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New Phytol. 2013 Nov;200(3):875-87. doi: 10.1111/nph.12425. Epub 2013 Jul 31.

The molecular components of the extracellular protein-degradation pathways of the ectomycorrhizal fungus Paxillus involutus.

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Department of Biology, Microbial Ecology Group, Lund University, Ecology Building, SE-223 62, Lund, Sweden.


Proteins contribute to a major part of the organic nitrogen (N) in forest soils. This N is mobilized and becomes available to trees as a result of the depolymerizing activities of symbiotic ectomycorrhizal fungi. The mechanisms by which these fungi depolymerize proteins and assimilate the released N are poorly characterized. Biochemical analysis and transcriptome profiling were performed to examine the proteolytic machinery and the uptake system of the ectomycorrhizal basidiomycete Paxillus involutus during the assimilation of organic N from various protein sources and extracts of organic matter. All substrates induced secretion of peptidase activity with an acidic pH optimum, mostly contributed by aspartic peptidases. The peptidase activity was transiently repressed by ammonium. Transcriptional analysis revealed a large number of extracellular endo- and exopeptidases. The expression levels of these peptidases were regulated in parallel with transporters and enzymes involved in the assimilation and metabolism of the released peptides and amino acids. For the first time the molecular components of the protein degradation pathways of an ectomycorrhizal fungus are described. The data suggest that the transcripts encoding these components are regulated in response to the chemical properties and the availability of the protein substrates.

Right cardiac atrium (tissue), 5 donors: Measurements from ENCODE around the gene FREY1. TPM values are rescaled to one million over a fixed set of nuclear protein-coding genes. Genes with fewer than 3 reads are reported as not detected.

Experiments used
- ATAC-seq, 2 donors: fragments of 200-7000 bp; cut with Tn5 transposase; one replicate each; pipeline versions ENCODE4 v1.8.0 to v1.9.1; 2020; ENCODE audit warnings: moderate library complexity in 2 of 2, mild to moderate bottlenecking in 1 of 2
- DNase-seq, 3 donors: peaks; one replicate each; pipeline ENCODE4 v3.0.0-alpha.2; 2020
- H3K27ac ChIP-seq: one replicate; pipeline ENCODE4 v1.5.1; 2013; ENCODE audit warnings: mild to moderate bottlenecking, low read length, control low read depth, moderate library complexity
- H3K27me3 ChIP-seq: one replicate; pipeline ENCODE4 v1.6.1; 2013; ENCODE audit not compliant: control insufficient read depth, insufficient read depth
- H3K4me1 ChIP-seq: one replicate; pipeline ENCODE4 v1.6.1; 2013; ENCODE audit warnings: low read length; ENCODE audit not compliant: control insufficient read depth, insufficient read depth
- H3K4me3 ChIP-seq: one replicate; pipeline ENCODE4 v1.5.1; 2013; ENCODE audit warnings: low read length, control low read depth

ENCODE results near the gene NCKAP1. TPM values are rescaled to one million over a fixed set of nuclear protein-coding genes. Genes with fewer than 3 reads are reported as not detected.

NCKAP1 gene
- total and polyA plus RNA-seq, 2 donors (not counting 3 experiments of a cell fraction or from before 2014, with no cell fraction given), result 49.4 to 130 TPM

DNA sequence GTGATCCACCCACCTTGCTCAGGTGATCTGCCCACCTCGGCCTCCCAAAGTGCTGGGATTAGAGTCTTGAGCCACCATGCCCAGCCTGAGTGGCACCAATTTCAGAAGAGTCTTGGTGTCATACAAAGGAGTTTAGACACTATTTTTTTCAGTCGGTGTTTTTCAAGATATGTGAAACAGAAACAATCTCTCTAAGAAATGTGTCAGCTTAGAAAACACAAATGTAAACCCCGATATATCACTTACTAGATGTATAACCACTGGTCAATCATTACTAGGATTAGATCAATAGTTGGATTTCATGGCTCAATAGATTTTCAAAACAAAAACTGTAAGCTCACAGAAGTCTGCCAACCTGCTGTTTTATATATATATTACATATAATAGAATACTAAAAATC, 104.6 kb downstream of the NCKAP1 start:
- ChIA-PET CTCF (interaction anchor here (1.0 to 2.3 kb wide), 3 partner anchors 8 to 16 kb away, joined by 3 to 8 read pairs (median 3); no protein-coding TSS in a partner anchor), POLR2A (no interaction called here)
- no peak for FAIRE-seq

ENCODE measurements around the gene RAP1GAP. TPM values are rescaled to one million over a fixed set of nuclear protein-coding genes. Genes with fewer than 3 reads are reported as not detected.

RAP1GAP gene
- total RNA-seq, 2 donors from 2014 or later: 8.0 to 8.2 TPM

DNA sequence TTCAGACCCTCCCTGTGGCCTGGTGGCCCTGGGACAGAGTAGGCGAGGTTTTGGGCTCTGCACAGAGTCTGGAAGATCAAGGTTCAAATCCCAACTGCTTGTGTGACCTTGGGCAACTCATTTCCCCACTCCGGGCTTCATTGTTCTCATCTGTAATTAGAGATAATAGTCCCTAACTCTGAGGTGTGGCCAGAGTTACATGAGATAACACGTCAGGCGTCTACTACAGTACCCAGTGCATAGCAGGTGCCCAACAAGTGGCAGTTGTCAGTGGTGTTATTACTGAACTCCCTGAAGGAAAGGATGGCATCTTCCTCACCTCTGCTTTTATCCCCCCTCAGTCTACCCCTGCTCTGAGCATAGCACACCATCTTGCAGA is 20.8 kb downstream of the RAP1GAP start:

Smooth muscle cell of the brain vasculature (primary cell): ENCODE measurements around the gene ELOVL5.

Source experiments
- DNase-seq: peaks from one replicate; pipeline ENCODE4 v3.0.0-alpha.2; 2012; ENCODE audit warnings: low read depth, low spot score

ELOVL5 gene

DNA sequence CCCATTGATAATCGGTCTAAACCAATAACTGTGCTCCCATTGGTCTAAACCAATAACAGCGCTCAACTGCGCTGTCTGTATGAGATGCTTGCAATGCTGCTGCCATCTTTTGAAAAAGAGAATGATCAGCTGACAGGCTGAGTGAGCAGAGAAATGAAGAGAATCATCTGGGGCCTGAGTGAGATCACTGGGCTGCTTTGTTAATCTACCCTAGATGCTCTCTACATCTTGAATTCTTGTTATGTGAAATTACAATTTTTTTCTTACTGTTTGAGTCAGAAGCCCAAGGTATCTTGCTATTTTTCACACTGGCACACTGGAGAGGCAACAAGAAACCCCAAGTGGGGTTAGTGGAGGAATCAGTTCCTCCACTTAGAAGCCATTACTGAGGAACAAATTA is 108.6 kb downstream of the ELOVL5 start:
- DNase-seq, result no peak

Paxillus involutus; ectomycorrhizal (ECM) fungi; nitrogen assimilation; nitrogen catabolite repression; nitrogen transporters; peptidases; transcriptional regulation

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